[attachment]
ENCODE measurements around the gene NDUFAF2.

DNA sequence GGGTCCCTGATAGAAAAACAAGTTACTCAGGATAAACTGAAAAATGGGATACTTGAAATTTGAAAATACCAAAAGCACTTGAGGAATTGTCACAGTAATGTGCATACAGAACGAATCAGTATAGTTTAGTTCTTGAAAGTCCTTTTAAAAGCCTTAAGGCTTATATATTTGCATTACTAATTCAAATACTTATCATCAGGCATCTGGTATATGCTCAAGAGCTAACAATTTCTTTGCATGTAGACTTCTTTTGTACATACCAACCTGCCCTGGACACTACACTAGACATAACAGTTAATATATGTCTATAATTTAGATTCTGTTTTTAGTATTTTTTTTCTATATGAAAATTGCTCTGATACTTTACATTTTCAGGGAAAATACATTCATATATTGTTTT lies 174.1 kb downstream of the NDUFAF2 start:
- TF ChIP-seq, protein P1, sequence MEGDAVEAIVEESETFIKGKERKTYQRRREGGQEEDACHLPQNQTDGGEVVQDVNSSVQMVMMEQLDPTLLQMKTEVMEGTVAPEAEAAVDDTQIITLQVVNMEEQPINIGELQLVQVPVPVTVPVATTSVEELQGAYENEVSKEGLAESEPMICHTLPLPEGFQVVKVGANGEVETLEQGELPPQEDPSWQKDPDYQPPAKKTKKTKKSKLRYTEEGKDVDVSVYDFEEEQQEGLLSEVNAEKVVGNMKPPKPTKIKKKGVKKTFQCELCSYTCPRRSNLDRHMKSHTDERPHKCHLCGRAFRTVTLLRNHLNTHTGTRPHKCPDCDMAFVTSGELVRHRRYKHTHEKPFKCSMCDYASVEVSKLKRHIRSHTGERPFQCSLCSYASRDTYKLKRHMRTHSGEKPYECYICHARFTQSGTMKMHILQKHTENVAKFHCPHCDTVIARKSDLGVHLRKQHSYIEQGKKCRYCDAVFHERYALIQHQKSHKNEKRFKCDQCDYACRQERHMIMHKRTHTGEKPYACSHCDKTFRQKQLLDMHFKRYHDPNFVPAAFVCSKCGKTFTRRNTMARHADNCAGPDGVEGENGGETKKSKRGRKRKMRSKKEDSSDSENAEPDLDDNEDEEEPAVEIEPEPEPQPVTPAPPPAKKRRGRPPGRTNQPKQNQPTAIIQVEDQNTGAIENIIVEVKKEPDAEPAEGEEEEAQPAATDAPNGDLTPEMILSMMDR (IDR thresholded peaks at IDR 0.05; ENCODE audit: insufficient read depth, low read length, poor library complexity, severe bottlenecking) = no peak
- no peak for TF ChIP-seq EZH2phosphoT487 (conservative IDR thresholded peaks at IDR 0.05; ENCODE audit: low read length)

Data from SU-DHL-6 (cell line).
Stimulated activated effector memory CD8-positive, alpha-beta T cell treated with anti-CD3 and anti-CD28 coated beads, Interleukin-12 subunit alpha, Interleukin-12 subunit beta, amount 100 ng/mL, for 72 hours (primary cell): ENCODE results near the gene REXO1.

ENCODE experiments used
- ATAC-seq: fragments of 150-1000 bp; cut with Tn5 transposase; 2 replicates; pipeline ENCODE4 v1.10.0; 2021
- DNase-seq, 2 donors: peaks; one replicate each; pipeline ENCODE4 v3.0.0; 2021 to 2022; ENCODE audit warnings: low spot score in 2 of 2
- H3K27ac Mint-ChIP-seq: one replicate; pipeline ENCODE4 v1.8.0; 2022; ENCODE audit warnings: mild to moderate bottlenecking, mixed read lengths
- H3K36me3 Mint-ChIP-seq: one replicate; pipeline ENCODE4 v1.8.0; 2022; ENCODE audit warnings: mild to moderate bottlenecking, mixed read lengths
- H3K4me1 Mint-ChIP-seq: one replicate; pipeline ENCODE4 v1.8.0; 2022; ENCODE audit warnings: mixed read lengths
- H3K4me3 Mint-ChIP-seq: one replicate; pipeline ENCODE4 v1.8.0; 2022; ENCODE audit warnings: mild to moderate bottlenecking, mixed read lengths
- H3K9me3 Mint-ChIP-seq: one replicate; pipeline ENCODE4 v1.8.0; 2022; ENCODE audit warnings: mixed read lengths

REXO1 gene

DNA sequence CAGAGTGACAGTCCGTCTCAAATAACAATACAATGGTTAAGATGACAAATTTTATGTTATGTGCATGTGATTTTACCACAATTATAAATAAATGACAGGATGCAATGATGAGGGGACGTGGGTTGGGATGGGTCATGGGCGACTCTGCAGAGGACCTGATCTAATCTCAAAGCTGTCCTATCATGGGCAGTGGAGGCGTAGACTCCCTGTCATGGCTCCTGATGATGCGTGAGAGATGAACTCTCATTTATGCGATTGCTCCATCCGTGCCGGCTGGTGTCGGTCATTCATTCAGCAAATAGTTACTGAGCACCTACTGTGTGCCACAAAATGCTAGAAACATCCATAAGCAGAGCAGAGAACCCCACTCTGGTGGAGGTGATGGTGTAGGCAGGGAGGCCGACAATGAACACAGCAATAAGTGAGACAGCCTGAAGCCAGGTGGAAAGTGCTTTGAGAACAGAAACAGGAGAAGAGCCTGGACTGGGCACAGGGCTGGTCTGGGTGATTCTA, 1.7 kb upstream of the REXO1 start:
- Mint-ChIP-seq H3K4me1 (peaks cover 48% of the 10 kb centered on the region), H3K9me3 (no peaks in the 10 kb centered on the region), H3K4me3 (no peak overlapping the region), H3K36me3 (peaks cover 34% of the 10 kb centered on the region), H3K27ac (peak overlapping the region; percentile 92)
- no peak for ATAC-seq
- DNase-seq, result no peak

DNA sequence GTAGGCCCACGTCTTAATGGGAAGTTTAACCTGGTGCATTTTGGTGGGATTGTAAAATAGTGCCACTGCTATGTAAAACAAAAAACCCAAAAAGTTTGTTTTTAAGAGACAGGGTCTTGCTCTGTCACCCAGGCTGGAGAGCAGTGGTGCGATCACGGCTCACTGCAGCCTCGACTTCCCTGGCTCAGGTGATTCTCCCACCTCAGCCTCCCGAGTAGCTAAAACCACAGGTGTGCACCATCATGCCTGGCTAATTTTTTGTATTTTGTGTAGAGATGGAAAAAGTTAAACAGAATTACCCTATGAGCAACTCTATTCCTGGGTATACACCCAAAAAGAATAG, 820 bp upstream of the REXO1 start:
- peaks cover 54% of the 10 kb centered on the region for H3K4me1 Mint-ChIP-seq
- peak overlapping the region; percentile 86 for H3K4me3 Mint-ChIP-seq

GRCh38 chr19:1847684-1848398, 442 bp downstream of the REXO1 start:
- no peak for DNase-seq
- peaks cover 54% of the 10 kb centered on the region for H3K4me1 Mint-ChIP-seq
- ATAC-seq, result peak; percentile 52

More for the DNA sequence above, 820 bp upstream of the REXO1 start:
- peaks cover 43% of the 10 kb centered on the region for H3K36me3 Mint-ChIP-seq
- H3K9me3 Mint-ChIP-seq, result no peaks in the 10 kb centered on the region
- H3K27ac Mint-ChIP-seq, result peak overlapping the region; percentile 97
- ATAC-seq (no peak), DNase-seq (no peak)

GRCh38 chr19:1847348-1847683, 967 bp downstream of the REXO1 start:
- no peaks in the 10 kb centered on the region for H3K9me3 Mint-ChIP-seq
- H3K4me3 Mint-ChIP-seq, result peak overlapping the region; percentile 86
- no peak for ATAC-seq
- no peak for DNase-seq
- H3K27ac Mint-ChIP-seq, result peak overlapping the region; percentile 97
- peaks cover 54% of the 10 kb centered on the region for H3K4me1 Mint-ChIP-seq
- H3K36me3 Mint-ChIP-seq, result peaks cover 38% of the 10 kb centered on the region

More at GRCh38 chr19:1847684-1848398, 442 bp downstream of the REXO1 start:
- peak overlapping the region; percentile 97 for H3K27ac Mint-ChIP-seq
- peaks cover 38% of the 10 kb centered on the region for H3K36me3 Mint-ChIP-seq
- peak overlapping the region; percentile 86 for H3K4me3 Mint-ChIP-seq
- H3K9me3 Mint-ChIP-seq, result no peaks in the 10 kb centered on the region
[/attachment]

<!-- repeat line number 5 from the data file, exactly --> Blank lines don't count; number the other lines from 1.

Data from SU-DHL-6 (cell line).